(7) U.S. Pat. No. 4,655,011

This reference is directed to a prefabricated building system comprising a portable wall unit having a supporting frame and utility apparatus mounted on the supporting frame. The utility apparatus preferably is adjustably mounted on the supporting frame and may comprise plumbing, electrical, heating and/or cooling apparatus for the rooms adjacent to the portable wall unit in the building in which it is to be installed. Prefabricated wall partitions for the adjacent rooms can be assembled with the portable wall unit before shipment to the building site or at the building site. The portable wall unit is provided with means for aligning the wall unit with the adjacent wall partitions to facilitate the assembly thereof.

(8) U.S. Pat. No. 5,127,201

This reference is directed to a compact service core structure. The walls of the prefabricated compact service core structure are higher than the total height of the floor, wall and ceiling structure of an ordinary one-storey residential building, but lower than the total height of a two-storey building of any kind. The height of the walls is large enough to e.g. accommodate the serviced fixtures of complete main floor bathroom, kitchen, and possibly laundry and utility rooms, as well as lower parts of the same rooms of the second storey of a two-storey structure. On the other hand, the height is small enough to make the prefabricated compact service core structure possible to ship on standard low trailers anywhere in the world. The prefabricated compact service core structure allows for factory completion of all major plumbing, heating, ventilation, and electrical work for a two-storey building, and easy on site hook-up to sewer, water, gas and electrical services from the bottom of the prefabricated compact service core structure ventilation and possibly electrical services may be extended above the top of the core through one or more extension service panels. As all portions of the floor of both storeys and high plumbing wall are suspended, pre-manufacturing of the service core in the plan can easily match all custom designed floor heights or deviations from them usually originating from the supply of building lumber of irregular dimensions.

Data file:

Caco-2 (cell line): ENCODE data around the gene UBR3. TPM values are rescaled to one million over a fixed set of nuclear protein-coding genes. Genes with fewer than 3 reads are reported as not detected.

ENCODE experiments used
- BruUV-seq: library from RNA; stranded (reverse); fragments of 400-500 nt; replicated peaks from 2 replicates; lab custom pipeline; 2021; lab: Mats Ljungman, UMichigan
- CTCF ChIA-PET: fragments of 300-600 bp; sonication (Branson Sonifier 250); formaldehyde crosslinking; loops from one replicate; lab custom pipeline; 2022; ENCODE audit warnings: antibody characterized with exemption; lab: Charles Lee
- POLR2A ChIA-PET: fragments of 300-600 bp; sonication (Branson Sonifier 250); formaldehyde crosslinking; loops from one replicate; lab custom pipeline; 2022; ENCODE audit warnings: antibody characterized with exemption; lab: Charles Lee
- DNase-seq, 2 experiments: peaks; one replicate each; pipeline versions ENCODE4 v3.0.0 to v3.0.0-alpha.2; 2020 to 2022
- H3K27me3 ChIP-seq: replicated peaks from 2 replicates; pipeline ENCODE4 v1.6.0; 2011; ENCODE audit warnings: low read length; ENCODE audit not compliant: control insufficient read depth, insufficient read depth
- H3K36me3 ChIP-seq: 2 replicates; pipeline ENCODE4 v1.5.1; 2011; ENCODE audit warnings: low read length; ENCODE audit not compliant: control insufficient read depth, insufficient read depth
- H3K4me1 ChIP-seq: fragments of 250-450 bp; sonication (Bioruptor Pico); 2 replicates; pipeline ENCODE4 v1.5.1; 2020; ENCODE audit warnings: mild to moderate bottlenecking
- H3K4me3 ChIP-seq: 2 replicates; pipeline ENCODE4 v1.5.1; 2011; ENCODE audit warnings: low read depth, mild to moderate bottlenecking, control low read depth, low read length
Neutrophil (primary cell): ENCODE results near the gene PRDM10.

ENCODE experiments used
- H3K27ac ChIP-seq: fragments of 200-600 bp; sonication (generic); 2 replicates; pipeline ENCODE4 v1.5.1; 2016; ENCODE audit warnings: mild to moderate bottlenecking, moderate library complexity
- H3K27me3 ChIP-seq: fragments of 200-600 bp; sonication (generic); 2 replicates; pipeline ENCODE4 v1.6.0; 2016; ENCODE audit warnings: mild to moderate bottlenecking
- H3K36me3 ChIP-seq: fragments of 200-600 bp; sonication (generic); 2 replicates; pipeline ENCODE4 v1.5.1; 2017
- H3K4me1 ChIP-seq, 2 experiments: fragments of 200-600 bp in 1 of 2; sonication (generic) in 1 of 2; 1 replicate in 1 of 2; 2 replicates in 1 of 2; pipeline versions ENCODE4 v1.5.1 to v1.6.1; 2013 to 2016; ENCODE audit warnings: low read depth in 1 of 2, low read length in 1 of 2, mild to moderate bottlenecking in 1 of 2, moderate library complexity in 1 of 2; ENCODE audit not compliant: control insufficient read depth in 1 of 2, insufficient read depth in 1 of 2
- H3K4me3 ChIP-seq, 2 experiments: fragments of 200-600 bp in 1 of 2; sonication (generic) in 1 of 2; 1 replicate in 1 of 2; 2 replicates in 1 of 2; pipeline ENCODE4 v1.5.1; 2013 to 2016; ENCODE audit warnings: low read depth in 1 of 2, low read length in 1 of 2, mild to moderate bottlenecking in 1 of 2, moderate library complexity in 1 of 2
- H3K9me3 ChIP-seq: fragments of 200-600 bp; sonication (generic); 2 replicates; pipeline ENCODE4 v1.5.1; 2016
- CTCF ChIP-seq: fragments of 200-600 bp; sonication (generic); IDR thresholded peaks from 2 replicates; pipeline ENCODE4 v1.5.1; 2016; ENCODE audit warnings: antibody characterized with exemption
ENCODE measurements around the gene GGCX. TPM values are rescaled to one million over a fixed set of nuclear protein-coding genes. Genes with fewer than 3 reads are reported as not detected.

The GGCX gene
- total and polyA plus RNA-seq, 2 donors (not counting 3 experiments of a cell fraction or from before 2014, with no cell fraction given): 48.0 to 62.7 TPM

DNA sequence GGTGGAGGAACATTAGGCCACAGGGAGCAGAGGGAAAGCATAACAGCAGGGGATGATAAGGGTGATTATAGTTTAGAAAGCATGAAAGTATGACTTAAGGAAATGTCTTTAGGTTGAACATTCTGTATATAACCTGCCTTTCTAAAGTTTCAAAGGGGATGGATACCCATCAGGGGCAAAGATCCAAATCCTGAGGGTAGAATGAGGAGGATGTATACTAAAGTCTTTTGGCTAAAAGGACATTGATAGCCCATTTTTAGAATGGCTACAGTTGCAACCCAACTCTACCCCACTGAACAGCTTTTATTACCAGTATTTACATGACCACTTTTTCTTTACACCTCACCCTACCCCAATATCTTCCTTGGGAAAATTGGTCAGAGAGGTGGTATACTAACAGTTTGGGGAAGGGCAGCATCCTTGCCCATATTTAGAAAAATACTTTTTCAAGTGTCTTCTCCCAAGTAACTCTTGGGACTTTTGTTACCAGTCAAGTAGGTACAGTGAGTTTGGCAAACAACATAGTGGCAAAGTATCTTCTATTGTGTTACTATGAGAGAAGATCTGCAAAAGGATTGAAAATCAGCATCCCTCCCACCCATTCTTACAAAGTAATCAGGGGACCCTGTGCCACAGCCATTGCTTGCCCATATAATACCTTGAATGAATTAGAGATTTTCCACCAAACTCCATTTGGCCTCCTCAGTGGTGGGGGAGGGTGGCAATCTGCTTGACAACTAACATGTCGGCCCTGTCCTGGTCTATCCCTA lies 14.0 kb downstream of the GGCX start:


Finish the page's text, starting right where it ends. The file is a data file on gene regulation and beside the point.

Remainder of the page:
(9) U.S. Pat. No. 5,890,341

This reference is directed to a modular structure consisting of three modular units of approximately the same size, the center module being the primary module containing the mechanical components of the building, with plumbing, air conditioning and heating ducts, and electrical wiring in the slab floor structural foundation and door jambs. The primary module used to transport the entire structure is completed at the factory, requiring no further work at jobsite, with heating and cooling unit, hot water heater, cabinets and appliances, plumbing and light fixtures and accessories installed at the factory in permanent locations. The major exterior walls, slab floor foundation panels, and ceiling/roof panels for all three modules are similarly manufactured in one piece in full width and the length of the building, eliminating joints, speeding assembly and strengthening the components. The major components of the side modules, consisting of the slab floor foundation panels, ceiling/roof panels and the exterior side walls, are all hinged so that they fold to the side and on top of the primary module. Accessories and wall panels and partitions not hinged are placed on top of the primary module for transportation. Two end walls are bolted to the center module during transportation to the site. At the pre-leveled permanent site, the primary module is lowered to the ground and the hinged slab floor foundation panels, which include hinged and folded exterior walls, along with the ceiling/roof panels, are unfolded and permanently fastened in place for that site, but can be refolded if later relocation is needed. The slab floor foundation panels for all three modules are placed directly on the ground or on a pre-built foundation, single or multi-level design. If a pitched roof was ordered, trusses and pre-sized roofing panels transported on top of the primary module are attached to the flat roof of the center module. Two or more of these triple modules can be joined side-to-side or end-to-end or on top of each other, for erection of multiple-unit buildings.

However, none of these inventions allow a house to be built without waiting for installation of services and none of these inventions allow for ease of maintenance or avoidance of damage during remodeling and renovations.